Law of Torts - Res Ipsa Loquitur

This maxim is Rule of Evidence applicable in action under Negligence. It is known as ‘The Thing Speaks For Itself’. This rule is originated from the case of Byrne v Boadle (1863) a barrel of flour falls on P from the window of D’s shop. Barron Pollock dictum ‘res ipsa loquitur’.

The Requirement

Under the Control/Management of Defendant or His Servant

The thing which causes the damage must be under control/management of D or his servants.

Saillant v Smith - - Rider fell from galloping horse. P not liable – not under P’s control

Scott v London & St Kathering Docks - - sugar falling on P from an overhead crane. It is under D’s control.

Chong Sow Ying & Anor v Official Administrator - - a motor vehicle driven by D which swerves to the wrong side of the road. It is under D’s control.

Felda v Mariam & Ors - - Kongsi House collapsed and killed one of the sub con worker. The contractor sub con was not known to D. It was held that Felda liable because under D’s control. The work benefited Felda.

Res Ipsa Loquitor Medical Negligence

The maxim frequently used in medical negligence. Sometime P succeed but sometime due to matter of policy which may lead to ‘floodgate’ Court disallowed.

Roe v Minister of Health - - In 1947 the container which contain the drug were contaminated through invisible cracks. This risk was unknown till 1951. Caused P paralyzes. It was held that D was not liable. Medical not yet advanced.

Wong Choon Mei & Anor v Dr. Kuldeep Singh - - Rib fractured unnoticed by doctor which cause internal bleeding. P died. It was held that D because necessary action has been taken.

In The Ordinary Loquitor and Medical Negligence

It means that in ordinary course of business it does not happen. So it happens due to negligence.

Byrne v Boadle - - That a barrel of flour could not fall on P in the ordinary course of business.

Stafford v Conti Commodity Services Ltd - - D brokers for future market that gives advice to P but P invested on his own decision. D is not liable because in future market investment, in as much as ordinary course of thins losses occurs.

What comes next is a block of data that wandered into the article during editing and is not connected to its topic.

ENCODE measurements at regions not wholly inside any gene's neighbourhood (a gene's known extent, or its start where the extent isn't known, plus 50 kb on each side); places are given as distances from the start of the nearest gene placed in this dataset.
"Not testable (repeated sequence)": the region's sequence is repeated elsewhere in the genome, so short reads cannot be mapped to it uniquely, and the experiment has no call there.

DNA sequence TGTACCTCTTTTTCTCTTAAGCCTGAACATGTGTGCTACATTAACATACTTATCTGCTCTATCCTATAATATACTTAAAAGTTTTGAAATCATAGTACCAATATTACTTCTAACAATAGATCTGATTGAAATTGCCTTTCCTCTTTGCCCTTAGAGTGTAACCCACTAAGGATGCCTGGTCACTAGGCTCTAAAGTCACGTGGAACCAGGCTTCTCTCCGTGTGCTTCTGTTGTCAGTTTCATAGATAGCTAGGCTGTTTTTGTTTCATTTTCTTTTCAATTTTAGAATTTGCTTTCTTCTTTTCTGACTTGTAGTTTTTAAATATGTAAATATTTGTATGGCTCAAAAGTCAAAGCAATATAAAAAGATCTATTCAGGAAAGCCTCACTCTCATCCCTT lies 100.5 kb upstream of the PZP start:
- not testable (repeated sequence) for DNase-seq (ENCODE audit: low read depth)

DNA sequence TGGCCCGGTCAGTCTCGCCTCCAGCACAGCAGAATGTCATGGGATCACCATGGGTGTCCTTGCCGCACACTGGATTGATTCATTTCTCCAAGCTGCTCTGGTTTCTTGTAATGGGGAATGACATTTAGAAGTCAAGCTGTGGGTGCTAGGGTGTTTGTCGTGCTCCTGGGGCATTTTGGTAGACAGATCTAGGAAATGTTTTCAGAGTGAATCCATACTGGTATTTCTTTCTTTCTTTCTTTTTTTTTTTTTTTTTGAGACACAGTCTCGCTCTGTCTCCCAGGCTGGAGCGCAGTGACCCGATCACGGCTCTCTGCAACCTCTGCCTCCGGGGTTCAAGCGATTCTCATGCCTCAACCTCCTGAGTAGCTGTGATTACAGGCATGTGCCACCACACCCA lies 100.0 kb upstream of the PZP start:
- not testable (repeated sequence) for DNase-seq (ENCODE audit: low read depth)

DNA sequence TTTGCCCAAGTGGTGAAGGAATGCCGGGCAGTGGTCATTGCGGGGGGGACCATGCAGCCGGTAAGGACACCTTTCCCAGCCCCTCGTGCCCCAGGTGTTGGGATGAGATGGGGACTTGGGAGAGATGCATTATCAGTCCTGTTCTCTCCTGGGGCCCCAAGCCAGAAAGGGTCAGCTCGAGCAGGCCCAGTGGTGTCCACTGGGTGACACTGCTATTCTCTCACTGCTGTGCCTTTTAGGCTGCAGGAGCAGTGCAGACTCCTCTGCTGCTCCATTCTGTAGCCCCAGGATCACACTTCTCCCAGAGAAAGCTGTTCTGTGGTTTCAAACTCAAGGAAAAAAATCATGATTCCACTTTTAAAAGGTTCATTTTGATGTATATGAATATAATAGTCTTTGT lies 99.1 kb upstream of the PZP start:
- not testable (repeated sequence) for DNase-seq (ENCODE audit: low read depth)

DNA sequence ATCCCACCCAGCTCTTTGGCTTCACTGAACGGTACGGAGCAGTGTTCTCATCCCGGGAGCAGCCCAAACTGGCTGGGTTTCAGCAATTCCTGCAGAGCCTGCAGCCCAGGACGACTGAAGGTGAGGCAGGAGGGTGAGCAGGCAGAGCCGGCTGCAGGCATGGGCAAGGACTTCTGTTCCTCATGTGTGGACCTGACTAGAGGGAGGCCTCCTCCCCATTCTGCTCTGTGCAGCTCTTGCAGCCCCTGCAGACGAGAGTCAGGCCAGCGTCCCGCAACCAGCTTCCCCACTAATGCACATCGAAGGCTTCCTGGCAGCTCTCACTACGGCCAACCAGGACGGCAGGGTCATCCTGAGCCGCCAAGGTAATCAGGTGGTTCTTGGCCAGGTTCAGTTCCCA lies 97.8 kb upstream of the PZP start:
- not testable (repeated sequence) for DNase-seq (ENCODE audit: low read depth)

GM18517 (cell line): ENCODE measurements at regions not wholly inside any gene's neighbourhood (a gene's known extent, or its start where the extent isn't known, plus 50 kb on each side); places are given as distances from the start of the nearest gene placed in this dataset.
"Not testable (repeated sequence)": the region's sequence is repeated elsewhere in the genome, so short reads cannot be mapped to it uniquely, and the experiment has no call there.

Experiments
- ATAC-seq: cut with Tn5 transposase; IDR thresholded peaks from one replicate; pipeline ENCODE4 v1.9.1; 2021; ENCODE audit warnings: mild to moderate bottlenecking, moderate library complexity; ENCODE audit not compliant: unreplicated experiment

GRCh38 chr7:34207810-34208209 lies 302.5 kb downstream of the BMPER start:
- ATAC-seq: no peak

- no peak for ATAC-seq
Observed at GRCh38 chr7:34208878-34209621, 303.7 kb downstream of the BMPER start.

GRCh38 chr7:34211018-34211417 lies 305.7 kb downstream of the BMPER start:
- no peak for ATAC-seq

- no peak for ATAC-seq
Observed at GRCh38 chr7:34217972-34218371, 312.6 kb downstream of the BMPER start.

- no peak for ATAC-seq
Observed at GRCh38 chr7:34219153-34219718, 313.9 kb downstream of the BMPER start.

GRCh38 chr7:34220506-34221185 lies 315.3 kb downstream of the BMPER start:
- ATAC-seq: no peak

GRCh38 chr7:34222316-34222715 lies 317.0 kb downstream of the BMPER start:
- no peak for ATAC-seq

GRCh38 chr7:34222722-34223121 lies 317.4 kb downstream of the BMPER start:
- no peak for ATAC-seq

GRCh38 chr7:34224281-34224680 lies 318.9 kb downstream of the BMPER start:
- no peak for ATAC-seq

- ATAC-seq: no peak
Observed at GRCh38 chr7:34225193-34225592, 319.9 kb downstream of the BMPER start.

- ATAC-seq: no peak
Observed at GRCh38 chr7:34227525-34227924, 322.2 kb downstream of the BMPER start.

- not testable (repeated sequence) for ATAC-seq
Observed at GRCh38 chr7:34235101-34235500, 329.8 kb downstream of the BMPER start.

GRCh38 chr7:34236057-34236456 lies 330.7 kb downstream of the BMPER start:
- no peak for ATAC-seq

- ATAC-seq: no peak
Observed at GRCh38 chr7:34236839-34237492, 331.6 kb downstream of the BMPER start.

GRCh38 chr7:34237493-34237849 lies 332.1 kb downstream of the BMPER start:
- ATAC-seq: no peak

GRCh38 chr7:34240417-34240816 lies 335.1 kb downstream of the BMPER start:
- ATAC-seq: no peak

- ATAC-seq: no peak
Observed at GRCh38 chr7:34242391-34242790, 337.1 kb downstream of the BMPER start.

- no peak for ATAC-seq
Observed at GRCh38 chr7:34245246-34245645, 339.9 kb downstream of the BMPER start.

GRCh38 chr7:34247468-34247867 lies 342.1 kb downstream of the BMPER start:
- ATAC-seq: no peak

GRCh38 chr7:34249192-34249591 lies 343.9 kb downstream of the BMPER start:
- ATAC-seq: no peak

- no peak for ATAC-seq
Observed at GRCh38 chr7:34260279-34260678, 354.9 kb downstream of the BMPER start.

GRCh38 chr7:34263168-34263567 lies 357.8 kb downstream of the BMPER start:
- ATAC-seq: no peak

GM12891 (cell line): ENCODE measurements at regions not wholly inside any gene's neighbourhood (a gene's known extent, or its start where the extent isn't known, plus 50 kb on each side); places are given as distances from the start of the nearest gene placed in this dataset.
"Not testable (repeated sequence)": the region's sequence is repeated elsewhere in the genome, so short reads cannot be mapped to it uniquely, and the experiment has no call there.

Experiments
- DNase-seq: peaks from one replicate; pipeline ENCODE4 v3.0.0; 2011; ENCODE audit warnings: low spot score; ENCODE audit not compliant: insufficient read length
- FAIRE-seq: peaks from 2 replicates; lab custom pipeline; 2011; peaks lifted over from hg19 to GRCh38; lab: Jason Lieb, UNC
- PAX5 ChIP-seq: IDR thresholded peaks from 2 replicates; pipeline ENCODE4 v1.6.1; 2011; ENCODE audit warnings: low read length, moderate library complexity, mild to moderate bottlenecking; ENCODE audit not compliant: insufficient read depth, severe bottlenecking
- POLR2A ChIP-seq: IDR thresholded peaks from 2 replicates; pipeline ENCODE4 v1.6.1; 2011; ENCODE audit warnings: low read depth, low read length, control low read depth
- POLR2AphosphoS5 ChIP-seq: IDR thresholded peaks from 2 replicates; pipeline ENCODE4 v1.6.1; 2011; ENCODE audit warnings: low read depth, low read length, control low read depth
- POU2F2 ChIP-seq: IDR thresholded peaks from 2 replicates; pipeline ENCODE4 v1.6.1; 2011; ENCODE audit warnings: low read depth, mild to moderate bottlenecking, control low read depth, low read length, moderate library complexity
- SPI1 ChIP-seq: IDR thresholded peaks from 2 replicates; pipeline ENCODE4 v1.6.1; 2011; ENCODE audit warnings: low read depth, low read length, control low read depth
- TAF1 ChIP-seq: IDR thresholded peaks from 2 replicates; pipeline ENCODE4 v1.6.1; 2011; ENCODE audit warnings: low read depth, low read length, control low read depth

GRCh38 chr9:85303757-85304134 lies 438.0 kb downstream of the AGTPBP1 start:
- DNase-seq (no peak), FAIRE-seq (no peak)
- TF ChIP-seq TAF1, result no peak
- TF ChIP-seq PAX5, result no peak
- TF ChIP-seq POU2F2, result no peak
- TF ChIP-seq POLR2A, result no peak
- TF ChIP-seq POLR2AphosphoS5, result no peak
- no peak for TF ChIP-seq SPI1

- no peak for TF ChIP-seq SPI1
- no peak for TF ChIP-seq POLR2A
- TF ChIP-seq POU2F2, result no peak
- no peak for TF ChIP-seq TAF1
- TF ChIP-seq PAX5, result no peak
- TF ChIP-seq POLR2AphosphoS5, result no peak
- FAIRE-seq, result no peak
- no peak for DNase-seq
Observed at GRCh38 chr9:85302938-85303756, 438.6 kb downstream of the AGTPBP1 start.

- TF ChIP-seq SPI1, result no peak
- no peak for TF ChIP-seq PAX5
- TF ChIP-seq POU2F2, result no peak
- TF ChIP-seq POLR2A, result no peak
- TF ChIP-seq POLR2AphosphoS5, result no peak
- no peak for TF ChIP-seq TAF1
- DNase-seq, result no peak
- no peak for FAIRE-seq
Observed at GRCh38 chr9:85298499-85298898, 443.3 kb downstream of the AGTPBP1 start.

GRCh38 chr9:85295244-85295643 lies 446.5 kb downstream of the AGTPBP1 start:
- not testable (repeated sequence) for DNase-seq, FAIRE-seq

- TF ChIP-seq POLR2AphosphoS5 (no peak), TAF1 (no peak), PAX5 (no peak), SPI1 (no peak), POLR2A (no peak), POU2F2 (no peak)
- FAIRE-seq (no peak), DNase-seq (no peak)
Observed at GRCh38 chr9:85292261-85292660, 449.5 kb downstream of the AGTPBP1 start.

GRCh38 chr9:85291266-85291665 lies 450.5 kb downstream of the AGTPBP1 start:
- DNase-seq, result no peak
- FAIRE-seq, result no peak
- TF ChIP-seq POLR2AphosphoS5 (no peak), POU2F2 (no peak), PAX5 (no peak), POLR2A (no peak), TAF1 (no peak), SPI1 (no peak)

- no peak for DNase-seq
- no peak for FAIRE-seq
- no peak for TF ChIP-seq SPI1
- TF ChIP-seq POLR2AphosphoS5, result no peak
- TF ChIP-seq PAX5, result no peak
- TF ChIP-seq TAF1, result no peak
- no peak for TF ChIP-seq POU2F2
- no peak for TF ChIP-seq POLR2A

Absence Of Explanation or Inadequate Explanation
D must explain as to why the event happened. Here this rule had shifted the burden of proof on defendant.

Yow Fook v Woon Kim Tew - - Sketch plan/photograph and D’s admission that he killed a cyclist but he failed to explain how it happened. D liable.

MA Clyde v Wong Ah Mei & Anor - - D or his passenger could not give reasonable explanation how they killed a cyclist. D liable.

Tan Geok Hue v Lim Swee Peng - - Inadequate explanation by D. D says tyre blow out and skidded but court found the burst was after the accident. D was held liable.

Lim Kim Chai & Anot v Foo See Fatt - - D explain that cough and influenza caused D had a momentary blackout. But it was due to D fall asleep. D was held liable.

* D can sometimes rely on latent defect not discoverable after exercising reasonable care.

If Cause Of Accident Known Or Can Be Explained Then The Maxim Has No Application

Bong Miew v Patrick Ting - - Deceased enlightened quickly from the bus and went in front of the bus and cross the road . D’s car knocked he down. It was held that deceased was wholly responsible. Maxim not applicable.

Joginder Kaur & Anor v Malayan Banking - - Deceased (cyclist) was held liable contributory negligence crossing the road at night in the path on oncoming vehicle.
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